✍🏻 Professor Romance’s 4 ⭐️ Review: Willow Aster’s Ruin âœðŸ»

Overall Grade: ⭐️⭐️⭐️⭐️

Willow Aster’s Kingdoms of Sin series offers us a world of royalty. Undergirding each standalone in this series is a larger mystery. There is something afoot in each of her books that the hero and heroine of that book must contend with. It’s the tie that binds each of them together. Can they be read as total standalones? Yes. However, for the breadth of the experience, you should read them all. It will make connections in ways that show Aster’s ability to world-build. 

Now, Ruin, her newest book, to date, ties with Downfall as my favorite. Even then, I prefer Ruin over Downfall. I think first books in series introduce a new series, hence making them the best. This isn’t always the case, but it’s usually the situation with me. Until now. Ruin offers a story that both grabs your attention and titillates you in equal measure. Why should you read Ruin

  1. Ava. Singlehandedly, Ava is my favorite character in the series of standalones thus far. Eden and Elias are the pushovers, to a certain degree, in Downfall and Exposed while Luka and Mara are emotionally dramatic in ways that undermine the romance of their stories. Eventually, they develop emotional maturity, and their relationships become more pleasurable to read. However, until that moment, from a reading standpoint, it can be frustrating. In my opinion, as the youngest character in the series, Ava has the greatest sense of self. Honestly, I struggle with the idea that she is a 17/18 year old because she is the most mature of any of the characters. In the first two books, characters vacillated back and forth between their feelings. Ava does give Gentry chances to accept their attraction and interest; however, she doesn’t chase him. She won’t push herself on Gentry. She knows her self and expects more. In fact, she is exponentially more emotionally mature than Gentry who is 7 or 8 years older in chronological age. She is the first character whom I have truly liked in this series and wanted more of her story.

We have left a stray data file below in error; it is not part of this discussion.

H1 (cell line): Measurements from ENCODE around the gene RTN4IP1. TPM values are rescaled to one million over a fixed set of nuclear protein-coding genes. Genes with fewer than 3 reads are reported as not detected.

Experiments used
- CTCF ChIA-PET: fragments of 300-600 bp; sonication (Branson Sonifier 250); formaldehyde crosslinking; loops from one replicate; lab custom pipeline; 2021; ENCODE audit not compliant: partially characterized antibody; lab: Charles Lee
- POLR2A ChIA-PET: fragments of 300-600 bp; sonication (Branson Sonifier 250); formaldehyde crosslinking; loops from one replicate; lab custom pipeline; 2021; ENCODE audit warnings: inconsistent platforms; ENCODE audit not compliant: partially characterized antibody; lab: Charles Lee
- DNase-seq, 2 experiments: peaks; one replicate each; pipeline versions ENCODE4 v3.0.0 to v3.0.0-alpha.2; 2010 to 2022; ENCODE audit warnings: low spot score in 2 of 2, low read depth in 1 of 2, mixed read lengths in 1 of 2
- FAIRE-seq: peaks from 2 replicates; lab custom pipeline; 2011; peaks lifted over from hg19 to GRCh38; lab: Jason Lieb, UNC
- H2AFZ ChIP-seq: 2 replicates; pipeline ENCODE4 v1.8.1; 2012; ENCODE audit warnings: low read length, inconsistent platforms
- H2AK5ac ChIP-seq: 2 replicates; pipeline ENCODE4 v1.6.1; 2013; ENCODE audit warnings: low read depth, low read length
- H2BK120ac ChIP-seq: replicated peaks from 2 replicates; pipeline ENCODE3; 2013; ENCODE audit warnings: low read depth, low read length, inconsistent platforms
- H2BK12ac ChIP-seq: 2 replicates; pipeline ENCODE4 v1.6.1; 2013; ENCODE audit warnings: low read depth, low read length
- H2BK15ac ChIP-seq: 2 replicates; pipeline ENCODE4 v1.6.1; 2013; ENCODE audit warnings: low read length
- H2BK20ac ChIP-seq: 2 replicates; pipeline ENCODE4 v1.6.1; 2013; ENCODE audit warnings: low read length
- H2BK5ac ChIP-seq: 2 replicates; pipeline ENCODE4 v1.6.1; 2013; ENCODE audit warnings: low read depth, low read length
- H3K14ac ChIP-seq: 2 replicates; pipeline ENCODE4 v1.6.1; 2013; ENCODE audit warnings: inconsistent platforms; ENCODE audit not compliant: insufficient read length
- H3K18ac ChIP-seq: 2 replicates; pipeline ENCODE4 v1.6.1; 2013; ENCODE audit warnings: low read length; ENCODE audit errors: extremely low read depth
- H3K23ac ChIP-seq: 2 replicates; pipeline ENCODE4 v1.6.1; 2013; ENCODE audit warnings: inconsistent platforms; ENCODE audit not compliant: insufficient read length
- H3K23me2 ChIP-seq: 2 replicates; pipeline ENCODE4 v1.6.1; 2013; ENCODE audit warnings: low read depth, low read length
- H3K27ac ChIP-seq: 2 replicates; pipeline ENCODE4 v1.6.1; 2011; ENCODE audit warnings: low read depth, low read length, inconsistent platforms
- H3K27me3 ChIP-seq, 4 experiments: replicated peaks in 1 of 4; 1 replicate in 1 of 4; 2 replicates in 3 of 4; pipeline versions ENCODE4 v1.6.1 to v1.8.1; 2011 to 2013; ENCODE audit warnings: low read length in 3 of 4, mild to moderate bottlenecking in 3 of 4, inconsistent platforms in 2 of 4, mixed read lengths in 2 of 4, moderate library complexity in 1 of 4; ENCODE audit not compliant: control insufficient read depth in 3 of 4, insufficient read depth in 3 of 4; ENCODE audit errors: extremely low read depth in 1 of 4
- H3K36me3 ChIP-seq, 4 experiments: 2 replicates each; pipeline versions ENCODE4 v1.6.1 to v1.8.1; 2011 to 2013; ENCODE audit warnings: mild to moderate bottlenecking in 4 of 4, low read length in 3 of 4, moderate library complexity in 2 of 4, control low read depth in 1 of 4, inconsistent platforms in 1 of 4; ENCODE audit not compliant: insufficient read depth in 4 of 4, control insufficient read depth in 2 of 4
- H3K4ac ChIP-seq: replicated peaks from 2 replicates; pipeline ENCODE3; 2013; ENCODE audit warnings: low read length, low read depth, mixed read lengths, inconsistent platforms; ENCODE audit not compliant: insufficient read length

2. The story itself takes an interesting turn that keeps you reading. It’s compelling how Aster introduces more of the underlying story of the kingdoms. In this book, she comes up with an interesting plot twist that seems fairly “out there.” Yet, Aster crafts it in such a way that you can suspend your disbelief. I did have some doubts about Ava’s physical abilities with the plot twist, some inconsistencies. However, they are minute and really quite inconsequential. Again, this story seemed the most compelling of the three books. 
  3. Gentry’s emotional development. In Ruin, Gentry reads like the most frustrating character. He, like Luka, Mara, and Elias of the first two books, can’t seem to make up his mind about his interest in Ava. To be fair, this book is an age-gap/forbidden story. Yet, he seems indecisive for too much of the story. When he finally accepts his attraction and want for Ava, the emotional depth of the story heightens, and it makes for a better read. The Gentry at the end of the book is 100 times better than the Gentry in the first and middle of the book. Keep that in mind as you begin this book. There is a big payoff at the end. 

While Ruin is my favorite story to date in the Kingdoms of Sin series, there are still some areas where I think Aster could revise. The narrative has an inconsistent flow at times: sometimes, it moves quickly through the action while at other times, it slows to a “snail’s pace.” In that space, I think Aster could have revised more. I’m hoping when we read Jadon’s story in the forthcoming, Pride, the pacing of the story will be more consistent, and the details balanced to the story. Ruin’s story reminds us that love shouldn’t have boundaries on it. Yes, Gentry and Ava have a large age difference, but age is simply a construct, as Willow Aster shows us. When one’s heart is kindled into a blazing fire by another, if both of them are adults, that age difference shouldn’t matter. Aster makes it clear that Gentry and Ava are soulmates, and their epilogue exemplifies a love bigger than a universe. 

In love and romance,

Professor A

Author:

I teach students to write for college. I love to read writers who write romance. Why not review and promote the writing of people who love to write romance? Win-win for me

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